Mayor of London Ken Livingstone has announced that a funding package has been agreed which will see the development of a state-of-the-art VeloPark built in the Lower Lee Valley regardless of the outcome of the London 2012 Olympic bid.
The £22 million cycling complex will be funded by Sport England – £10.5 million, the Lee Valley Regional Park Authority (LVRPA) – £6 million, the Mayor’s London Development Agency (LDA) and Transport for London (TfL) – £3 million and £2.5 million respectively.
The VeloPark will be a unique regional cycling centre serving London and the South East which will be accessible to a whole range of users, from those learning to cycle through to international cyclists and clubs, schools, family groups – of all ages and all abilities.
The 34 hectare site located on the northern end of the proposed Olympic park next to the A12 will include an indoor 1500 seat velodrome (which could be upgraded to seat 6,000 in an Olympic Games scenario), an outdoor cycle speedway circuit, a 1.6km road racing circuit, an international competition BMX course, a BMX freestyle park, a cyclo-cross/cross-country course mountain bike course.
Mayor of London Ken Livingstone said:
‘The UK has some great cycling talent as our exceptional performances at the Athens Olympic Games show. These new facilities will nurture our current and future UK cycling stars and the wide range of facilities mean they will also provide wonderful leisure facilities for the whole of London. The VeloPark will be built whether or not we get the Games and will be a major step forward in the regeneration of the Lower Lee Valley, bringing jobs and investment to the area.’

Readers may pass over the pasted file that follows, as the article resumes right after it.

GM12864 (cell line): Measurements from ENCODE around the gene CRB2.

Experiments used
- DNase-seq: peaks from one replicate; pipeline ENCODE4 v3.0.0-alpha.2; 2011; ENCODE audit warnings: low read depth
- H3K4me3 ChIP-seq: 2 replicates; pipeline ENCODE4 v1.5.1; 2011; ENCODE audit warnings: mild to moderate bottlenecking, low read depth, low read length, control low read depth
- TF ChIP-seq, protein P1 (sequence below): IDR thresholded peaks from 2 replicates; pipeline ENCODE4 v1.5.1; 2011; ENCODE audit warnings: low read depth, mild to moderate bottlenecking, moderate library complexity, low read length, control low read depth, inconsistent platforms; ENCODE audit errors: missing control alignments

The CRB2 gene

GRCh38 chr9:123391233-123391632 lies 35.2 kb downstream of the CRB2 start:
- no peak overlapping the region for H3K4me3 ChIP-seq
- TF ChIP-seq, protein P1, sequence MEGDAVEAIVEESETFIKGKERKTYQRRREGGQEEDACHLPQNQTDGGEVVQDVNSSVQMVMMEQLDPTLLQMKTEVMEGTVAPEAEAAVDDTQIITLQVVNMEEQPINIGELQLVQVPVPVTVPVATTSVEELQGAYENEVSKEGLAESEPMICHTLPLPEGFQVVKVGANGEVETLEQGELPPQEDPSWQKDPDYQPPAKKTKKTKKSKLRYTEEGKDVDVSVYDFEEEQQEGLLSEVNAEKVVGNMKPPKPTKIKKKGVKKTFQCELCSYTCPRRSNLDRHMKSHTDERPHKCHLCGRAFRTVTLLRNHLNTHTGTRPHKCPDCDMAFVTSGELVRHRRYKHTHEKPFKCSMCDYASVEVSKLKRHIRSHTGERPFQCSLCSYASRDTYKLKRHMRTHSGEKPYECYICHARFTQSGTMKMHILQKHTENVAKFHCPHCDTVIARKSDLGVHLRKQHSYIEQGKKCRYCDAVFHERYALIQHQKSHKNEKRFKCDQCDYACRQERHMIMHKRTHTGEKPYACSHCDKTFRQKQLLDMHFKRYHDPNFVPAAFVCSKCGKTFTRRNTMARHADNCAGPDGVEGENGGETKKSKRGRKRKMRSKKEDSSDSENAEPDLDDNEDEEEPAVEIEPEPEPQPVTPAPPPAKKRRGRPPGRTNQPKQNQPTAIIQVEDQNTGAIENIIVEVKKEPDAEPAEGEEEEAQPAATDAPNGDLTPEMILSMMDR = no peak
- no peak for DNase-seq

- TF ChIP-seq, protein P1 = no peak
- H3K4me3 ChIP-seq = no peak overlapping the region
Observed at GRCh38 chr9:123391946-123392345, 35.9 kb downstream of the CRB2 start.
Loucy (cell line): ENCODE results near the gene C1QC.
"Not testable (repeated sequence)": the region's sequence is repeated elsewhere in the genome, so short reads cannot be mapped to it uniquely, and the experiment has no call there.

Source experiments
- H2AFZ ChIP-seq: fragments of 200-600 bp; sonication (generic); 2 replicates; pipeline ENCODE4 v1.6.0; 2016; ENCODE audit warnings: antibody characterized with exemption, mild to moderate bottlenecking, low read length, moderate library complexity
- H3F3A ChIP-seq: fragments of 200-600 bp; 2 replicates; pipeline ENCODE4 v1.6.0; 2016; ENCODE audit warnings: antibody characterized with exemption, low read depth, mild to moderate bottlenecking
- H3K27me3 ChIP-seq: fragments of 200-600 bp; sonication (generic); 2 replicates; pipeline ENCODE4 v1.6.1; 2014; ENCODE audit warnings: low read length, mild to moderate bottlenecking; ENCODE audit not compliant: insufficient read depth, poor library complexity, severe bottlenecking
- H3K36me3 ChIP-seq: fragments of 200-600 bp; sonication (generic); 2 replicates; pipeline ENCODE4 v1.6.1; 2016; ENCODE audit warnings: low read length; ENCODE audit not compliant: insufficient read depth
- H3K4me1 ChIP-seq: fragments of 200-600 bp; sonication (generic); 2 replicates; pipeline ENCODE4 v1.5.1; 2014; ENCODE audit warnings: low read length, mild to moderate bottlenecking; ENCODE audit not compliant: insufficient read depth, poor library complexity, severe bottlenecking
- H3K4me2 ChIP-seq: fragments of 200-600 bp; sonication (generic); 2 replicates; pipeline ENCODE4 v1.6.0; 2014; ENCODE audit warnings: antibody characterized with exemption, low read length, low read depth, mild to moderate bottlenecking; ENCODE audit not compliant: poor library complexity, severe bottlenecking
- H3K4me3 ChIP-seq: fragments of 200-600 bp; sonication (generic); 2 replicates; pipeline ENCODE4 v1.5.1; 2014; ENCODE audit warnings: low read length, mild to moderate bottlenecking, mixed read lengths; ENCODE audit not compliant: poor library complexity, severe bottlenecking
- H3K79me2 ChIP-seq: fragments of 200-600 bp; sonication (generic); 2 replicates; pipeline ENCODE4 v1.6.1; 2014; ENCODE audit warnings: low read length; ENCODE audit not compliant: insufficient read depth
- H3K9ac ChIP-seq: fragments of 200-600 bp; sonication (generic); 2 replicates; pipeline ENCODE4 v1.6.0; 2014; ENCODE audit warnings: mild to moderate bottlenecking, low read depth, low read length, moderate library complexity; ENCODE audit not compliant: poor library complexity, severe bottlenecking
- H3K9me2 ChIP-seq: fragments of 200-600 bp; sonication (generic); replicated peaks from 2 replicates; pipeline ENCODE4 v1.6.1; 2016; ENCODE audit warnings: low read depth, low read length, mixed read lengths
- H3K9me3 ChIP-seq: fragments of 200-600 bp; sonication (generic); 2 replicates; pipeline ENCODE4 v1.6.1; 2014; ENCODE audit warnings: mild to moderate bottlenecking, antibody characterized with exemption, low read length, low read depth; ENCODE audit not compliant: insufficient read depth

The development will be situated in a traffic free environment and will be linked to the existing National Cycle Network. It will embrace the growing popularity of cycling as a pastime and alternative mode of transport.
The Lee Valley Regional Park Authority (LVRPA) has been working with British Cycling for over two years to develop proposals for a regional cycling centre. This funding commitment will now turn this project into a reality and sends a strong and credible message that the London 2012 bid is legacy led’.